I Begin with the Blues

Corner of backyard deck with planter and birch tree and other bushes in winter.I begin the New Year with the blues.  (I don’t mean the music, I mean depressed. Just to be clear). But that’s all right. I know I got a brighter day up ahead. I’m working toward it.

The end of last year was rough. Two cerebral angiograms. Intravenous brain surgeries. Both went well. I got these two aneurysms treated. The second surgery was a bit rough. I woke up right after, and when they wheeled me into the ICU, my arms and hands tingled and felt numb. My temperature dropped. The nurse ran and got two heated blankets and quickly laid them on me. I got through it all right, but I was left feeling a bit depressed.

Then after going through that, someone in my life was a major asshole. I just had fucking brain surgery, man. They punctured me in the groin to worm their instruments into my brain, and my leg aches like a motherfucker. After surgery, I limp for two weeks (and then some). I’m sorry your life sucks, but right now I gotta sit here with this heating pad on my aching leg and cry a little.

I didn’t say anything. I just took care of myself. I have to let it be, and keep on with my life. I wonder if karma will kick him in the nuts. I feel sad for him. I used to be bitter. Karma kicked me in the ass. That woke me.

The nurse asked me if I had someone to take care of me. I said I did. But I don’t. If I said I didn’t, they wouldn’t let me go. I already got med bills up the kazoo. I didn’t want to be in there more than the one night. I’m not supposed to bend, squat, or stoop for at least five days afterward, but I can go ahead with normal routine, as long as I don’t exhaust myself. Hey, I can do that. I used the dustpan to pick up the dog’s food and water bowls so I could fill them. I placed them back on the dustpan and lowered them back down. I used a stick to slide them on and off the dustpan. I let her out in the backyard to do her business. For the first week, I didn’t pick up her doodie. But she’s only 8 lbs, so it wasn’t really that big a deal. Little doodies.

I’m bummed out, but I’m happy to be alive.

I’m doing a poetry reading in February.  A woman I met many years ago in a creative writing class is promoting her second book, and she asked me (and another guy) to also read. I said, “All I have is my self-published chapbook.” She said, “Well, bring that.” Her book is relationship poems, she told me, and she knows I and this other guy write relationship poems. Mine are dark-humored. “This is a love poem,” I say. Then I read, “You sonofabitch,/You piss me off…” It catches people off guard. They laugh. I like that.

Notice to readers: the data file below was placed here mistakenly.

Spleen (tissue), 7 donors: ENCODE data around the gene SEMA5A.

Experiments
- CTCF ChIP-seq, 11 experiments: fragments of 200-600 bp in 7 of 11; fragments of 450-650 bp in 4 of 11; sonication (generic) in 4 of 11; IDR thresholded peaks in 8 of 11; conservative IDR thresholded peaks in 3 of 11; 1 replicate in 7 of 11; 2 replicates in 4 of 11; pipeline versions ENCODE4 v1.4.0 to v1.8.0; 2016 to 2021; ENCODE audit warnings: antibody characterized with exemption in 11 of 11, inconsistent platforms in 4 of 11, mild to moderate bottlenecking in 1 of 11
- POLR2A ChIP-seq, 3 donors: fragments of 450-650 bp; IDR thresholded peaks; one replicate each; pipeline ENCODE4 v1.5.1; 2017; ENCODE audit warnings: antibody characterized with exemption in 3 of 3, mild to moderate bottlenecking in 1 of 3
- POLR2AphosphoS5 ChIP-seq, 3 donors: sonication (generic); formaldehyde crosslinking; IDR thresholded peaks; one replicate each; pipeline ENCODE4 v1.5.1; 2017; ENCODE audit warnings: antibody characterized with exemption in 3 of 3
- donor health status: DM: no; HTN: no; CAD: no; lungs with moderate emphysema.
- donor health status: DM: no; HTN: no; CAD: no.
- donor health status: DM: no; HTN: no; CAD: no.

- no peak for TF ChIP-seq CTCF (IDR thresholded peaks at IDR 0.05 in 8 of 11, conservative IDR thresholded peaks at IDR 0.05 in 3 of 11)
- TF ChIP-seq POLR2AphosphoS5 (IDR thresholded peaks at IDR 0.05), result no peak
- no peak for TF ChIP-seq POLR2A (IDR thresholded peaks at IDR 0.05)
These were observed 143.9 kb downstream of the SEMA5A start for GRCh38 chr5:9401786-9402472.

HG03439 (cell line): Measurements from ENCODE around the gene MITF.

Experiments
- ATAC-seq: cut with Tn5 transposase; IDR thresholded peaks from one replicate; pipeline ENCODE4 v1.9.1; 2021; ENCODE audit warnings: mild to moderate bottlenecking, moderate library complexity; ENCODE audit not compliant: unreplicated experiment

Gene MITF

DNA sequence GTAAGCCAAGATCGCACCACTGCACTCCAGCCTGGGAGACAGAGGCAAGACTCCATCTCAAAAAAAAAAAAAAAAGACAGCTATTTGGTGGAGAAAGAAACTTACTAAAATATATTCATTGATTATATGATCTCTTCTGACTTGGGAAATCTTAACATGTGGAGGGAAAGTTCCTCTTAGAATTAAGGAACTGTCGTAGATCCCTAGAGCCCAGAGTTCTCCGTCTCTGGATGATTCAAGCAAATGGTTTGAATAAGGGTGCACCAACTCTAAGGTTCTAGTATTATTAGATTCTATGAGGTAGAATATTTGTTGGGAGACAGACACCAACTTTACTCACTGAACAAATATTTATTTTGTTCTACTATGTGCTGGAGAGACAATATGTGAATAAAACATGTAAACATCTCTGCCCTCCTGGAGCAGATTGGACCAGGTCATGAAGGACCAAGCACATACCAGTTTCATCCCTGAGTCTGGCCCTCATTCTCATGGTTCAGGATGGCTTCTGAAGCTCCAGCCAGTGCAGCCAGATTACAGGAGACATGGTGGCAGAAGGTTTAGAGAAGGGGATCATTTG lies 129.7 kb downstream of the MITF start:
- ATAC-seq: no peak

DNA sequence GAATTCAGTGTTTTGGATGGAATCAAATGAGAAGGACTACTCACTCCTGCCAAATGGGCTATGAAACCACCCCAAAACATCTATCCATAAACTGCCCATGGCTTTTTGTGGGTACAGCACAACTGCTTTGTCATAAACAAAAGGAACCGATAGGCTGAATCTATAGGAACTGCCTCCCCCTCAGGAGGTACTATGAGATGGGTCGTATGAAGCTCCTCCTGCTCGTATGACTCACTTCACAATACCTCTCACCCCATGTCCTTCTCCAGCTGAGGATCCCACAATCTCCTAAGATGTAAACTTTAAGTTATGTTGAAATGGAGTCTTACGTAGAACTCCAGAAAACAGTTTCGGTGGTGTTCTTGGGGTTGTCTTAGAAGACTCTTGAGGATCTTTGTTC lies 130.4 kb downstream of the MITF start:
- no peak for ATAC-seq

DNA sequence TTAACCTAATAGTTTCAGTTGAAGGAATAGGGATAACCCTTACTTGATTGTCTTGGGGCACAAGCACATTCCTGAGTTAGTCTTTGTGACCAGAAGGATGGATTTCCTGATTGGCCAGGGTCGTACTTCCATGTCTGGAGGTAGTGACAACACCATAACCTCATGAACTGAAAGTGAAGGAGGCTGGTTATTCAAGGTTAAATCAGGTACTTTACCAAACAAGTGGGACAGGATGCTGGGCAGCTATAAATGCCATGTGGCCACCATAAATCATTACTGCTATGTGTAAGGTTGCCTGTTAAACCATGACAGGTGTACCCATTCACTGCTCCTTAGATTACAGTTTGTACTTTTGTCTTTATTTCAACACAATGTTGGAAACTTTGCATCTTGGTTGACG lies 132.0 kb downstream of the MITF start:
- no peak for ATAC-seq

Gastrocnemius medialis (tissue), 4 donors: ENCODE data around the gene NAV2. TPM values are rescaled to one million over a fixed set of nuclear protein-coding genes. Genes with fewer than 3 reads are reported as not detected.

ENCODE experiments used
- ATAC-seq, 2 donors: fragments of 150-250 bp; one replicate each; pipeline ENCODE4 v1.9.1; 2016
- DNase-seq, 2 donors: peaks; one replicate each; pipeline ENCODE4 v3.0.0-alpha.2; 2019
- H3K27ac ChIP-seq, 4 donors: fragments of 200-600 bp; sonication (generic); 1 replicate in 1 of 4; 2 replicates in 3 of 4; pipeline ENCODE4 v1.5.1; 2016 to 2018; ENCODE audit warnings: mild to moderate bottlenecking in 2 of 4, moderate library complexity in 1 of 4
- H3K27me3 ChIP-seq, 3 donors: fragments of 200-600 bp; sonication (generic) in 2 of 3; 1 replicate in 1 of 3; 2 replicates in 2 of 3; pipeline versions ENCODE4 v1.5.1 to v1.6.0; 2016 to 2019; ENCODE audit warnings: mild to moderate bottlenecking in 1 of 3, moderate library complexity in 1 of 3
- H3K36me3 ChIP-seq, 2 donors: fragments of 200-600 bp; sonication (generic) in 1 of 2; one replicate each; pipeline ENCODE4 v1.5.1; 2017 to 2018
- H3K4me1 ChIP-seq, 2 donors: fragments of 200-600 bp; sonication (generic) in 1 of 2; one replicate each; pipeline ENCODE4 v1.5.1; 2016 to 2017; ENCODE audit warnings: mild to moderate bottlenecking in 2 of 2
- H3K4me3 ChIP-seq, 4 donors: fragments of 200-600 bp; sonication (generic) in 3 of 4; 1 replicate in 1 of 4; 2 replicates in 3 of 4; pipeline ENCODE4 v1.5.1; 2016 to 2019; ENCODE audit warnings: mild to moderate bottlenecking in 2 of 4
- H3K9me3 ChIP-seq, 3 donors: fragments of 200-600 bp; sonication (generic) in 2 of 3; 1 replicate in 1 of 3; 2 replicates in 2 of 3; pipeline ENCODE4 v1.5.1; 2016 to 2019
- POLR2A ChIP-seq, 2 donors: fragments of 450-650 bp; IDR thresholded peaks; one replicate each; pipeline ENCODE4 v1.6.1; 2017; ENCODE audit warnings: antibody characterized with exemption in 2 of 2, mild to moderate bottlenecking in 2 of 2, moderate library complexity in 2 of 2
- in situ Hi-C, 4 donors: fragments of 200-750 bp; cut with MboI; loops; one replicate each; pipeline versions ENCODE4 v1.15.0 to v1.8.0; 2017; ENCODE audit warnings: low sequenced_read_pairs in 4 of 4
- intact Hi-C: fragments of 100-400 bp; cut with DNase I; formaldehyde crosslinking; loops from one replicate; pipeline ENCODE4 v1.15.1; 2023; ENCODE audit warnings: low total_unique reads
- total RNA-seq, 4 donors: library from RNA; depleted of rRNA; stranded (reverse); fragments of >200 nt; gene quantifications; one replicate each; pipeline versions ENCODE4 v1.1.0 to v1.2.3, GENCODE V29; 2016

She called a week before my surgery, so it was good timing. I kept it in mind: “I got a poetry reading in February.” Even now, post-surgery. I repeat it in my head: “I got a poetry reading in February.” It helps me get through. Something to look forward to. The thing I love most: reading my poetry. I know it rocks. I love it when people are surprised by what I read, and that they come up to me and tell me they like my work. That feels good. (Sure, on occasion someone doesn’t like it. But that doesn’t matter. That’s just how it goes.)

But I need bread, man. Moola. Ducats. Warm fuzzies ain’t gonna pay my med bills.

I gotta take this a day at a time. Can’t let it overwhelm me. “Don’t stress,” the nurse told me as I got ready to head home. “OK,” I said. Photo of black and sable Chihuhua named Isabel, with her paw on her toy.

Isabel helps with that. She makes me laugh. Earlier today, I got another fat bill in the mail. My heart sank. I went to my room, and lay down. Isabel follows me everywhere. I put her on the bed with me. She loves being on my bed. She goes, “Whee!” (well, her little face expresses that, and her ears point with excitement) and she starts working the blankets with her little feet, front and back paws, bunching up the blankets, grabbing them with her teeth to adjust them, making a cozy, comfy spot to lie on. Or she burrows underneath them. It’s fun to see her do that. But I felt depressed, so I lay there looking up at the ceiling. Tears trickled out the corners of my eyes, and I sniffled. Isabel jumped up, rushed toward me, tapped my shoulder with her little paw, and bowed, giving me that devilish look. That’s her invitation to play. That made me laugh. It made me happy. She’s good medicine.

About Poet Dressed In Black

Poet. Artist. Grammy of one, a granddaughter. Mom of three, son and two daughters, all grown. Individualist. Care-taker of Isabel, an agoraphobic, fear-aggressive, very nervous, delicate flower, Chihuahua mix.
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